Several state legislators said Thursday that recent budget cuts at the University of Northern Iowa were tough decisions that had to be made for the future of the university, but they wondered how the school would weather a proposed tuition freeze next year.
Several members of the Legislative Fiscal Committee praised outgoing UNI President Ben Allen for his leadership and willingness to make tough decisions in cutting the budget at the university. They also questioned how a planned tuition freeze for resident undergraduate students next year at UNI, the University of Iowa and Iowa State University would impact UNI specifically, given its enrollment loss this year and heavier reliance on in-state students.
Allen said to offset the loss of tuition dollars if there is a freeze, officials will work hard to boost enrollment and to find more internal efficiencies, such as teaching more students in classes that are suitable for larger class sizes.
The presidents of the UI, ISU and UNI and leaders of the state Board of Regents detailed the 2013-14 state funding requests to the Legislative Fiscal Committee during the meeting in Ames. Regents leaders have said they plan to freeze in-state undergraduate tuition next year, if the state provides a 2.6 percent increase to general education funding.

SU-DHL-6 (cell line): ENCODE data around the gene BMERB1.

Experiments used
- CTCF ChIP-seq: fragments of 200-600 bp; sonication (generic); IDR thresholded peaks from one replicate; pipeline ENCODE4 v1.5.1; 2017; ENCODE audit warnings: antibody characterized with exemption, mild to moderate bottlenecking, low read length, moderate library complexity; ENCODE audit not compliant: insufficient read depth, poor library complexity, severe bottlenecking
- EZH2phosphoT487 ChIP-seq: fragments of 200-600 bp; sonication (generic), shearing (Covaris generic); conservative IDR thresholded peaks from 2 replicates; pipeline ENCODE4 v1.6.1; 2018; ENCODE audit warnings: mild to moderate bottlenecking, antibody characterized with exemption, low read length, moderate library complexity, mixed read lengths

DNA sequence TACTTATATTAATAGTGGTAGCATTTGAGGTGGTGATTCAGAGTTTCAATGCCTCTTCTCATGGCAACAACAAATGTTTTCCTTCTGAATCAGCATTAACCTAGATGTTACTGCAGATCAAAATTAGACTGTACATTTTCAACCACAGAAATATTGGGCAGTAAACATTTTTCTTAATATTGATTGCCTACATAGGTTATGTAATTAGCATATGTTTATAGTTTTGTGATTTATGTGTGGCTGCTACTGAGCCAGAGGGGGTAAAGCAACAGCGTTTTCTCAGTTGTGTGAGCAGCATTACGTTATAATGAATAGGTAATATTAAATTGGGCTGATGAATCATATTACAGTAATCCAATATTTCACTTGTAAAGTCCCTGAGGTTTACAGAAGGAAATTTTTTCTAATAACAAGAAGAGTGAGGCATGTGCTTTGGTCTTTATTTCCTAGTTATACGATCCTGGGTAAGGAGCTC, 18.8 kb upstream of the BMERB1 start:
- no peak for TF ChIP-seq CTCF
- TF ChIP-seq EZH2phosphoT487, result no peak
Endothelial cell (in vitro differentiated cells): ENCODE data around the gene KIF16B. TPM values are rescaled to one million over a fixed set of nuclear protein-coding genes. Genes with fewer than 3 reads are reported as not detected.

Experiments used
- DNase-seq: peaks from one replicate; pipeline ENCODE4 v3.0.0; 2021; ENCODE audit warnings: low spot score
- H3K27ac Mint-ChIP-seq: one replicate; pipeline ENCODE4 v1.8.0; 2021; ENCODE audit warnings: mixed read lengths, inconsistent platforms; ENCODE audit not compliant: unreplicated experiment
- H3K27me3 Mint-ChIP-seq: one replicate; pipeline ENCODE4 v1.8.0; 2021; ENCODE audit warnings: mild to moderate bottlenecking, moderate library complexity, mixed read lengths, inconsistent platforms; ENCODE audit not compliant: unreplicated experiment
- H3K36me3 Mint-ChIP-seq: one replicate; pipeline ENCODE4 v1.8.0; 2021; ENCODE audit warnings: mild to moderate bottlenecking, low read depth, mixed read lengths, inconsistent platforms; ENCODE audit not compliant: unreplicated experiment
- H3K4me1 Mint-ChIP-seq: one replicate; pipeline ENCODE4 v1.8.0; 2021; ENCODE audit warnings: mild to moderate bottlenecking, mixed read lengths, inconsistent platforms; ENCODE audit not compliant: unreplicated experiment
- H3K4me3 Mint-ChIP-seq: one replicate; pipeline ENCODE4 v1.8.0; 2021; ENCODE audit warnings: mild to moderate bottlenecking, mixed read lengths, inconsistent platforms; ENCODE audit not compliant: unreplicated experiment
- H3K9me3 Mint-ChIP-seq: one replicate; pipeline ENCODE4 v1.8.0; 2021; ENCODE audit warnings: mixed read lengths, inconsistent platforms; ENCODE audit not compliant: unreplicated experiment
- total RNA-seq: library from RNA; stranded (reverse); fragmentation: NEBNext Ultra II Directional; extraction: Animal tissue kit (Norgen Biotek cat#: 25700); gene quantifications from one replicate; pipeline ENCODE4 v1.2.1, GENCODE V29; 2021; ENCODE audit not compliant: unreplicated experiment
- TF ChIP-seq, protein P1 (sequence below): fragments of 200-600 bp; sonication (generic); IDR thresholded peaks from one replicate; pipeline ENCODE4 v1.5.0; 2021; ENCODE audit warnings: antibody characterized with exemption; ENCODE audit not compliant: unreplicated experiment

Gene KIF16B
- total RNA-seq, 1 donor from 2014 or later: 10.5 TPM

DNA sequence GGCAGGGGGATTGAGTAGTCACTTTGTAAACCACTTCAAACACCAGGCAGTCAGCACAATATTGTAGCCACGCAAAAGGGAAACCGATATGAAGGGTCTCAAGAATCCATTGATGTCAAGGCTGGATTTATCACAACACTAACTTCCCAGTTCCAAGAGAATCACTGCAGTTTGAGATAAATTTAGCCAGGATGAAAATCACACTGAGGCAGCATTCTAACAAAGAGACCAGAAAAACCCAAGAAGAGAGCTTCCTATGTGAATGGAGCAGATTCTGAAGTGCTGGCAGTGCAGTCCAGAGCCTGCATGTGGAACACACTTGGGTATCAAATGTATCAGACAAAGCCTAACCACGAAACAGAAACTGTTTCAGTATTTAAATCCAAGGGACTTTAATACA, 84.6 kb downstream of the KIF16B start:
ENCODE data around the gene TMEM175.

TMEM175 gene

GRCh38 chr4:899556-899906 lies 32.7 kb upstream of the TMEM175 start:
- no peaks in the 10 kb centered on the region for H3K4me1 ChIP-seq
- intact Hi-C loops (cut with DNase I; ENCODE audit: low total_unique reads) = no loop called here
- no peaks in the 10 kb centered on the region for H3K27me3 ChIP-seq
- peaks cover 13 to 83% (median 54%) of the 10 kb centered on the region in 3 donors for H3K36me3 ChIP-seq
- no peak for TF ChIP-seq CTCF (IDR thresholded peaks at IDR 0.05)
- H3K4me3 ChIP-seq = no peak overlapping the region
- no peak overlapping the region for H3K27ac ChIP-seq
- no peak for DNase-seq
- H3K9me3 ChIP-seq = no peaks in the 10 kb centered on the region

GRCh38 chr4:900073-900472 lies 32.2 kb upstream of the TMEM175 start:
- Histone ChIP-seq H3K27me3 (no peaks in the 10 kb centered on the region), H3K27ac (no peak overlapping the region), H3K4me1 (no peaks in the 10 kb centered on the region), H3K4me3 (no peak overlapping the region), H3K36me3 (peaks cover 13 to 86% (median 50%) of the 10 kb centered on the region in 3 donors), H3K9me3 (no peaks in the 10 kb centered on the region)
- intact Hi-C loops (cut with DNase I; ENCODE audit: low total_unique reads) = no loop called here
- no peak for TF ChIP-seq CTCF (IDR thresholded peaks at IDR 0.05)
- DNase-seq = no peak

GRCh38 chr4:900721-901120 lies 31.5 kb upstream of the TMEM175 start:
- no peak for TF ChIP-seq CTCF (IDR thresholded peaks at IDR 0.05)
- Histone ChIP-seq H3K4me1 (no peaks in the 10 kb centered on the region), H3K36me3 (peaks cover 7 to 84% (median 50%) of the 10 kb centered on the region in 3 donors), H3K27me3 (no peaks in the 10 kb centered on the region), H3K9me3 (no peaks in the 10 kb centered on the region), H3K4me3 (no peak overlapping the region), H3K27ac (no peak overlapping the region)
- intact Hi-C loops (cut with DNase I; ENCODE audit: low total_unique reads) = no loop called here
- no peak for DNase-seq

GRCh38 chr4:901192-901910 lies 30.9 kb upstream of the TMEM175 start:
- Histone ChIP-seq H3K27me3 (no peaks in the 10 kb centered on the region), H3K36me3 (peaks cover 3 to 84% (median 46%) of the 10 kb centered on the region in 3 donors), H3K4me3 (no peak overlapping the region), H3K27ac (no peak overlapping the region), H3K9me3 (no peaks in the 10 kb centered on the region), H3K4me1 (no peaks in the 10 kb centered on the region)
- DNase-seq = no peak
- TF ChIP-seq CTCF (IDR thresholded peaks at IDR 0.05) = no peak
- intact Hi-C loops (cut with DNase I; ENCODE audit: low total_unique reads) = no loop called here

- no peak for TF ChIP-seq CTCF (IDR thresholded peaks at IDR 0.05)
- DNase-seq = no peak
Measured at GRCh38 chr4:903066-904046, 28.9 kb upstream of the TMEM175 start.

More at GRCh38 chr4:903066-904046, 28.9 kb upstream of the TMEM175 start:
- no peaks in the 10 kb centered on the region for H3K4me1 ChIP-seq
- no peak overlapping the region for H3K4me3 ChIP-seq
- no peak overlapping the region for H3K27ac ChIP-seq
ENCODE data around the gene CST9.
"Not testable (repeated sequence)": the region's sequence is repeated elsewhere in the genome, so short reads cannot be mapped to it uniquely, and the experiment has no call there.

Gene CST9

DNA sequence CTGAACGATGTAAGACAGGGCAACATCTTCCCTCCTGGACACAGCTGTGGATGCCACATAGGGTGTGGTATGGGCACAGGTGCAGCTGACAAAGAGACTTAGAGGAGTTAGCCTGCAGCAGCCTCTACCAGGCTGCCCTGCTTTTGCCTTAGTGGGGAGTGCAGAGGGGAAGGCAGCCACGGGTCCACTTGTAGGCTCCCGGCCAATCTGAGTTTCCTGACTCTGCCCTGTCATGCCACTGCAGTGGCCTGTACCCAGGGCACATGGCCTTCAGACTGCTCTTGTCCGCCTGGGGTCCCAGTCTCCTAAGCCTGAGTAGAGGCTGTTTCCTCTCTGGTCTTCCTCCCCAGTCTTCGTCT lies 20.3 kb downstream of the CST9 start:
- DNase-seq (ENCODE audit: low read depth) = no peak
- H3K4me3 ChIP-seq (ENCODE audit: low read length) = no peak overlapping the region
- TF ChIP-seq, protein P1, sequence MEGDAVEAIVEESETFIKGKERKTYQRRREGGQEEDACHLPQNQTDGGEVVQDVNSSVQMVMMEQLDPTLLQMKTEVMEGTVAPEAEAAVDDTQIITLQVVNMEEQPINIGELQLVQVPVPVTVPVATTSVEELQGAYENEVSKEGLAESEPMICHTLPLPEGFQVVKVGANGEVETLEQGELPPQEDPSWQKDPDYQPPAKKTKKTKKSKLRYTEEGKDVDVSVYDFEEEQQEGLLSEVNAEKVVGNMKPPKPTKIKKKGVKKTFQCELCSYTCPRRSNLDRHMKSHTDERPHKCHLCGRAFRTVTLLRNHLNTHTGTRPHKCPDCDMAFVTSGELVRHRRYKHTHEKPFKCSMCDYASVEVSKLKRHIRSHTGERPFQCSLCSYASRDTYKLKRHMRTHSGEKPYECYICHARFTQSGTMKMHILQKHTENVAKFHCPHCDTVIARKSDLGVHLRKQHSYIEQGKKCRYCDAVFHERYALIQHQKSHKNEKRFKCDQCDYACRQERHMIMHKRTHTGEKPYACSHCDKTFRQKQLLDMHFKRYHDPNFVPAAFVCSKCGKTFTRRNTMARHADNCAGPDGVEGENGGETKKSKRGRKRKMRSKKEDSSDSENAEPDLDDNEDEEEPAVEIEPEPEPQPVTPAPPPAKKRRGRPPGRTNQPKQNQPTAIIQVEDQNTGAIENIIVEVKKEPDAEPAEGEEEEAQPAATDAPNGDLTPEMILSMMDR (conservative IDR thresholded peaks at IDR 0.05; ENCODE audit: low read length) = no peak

The plan also calls for an extra $4 million in state funding for UNI to help meet budget challenges there. UNI also got that extra $4 million for the current year, and officials say the university would need it for three consecutive years.
Sen. Jeff Danielson, D-Cedar Falls, a member of the fiscal committee, said that extra support for UNI is critical.
“We’re not out of this yet, and I want people to keep that in mind,” he said.
Committee members seemed generally supportive of the idea of a tuition freeze tied to a certain level of state funding support.
The regents plan to request $39.5 million in state funding for scholarships for resident undergraduates, to replace the tuition set-aside program, also was presented to the legislators. The tuition set-aside program drew criticism last year from some legislators and parents, and the regents are working on a plan to phase the program out. Regents have said they would cut tuition by the the amount of state funding provided under the plan.
Rep. Scott Raecker, R-Urbandale and co-chairman of the fiscal committee, commended the board and university presidents for being responsive to the concerns about tuition set-aside.
“They have done exactly what they said they would do,” Raecker said. “I think your presentation does an excellent job for making a case for the aid need.”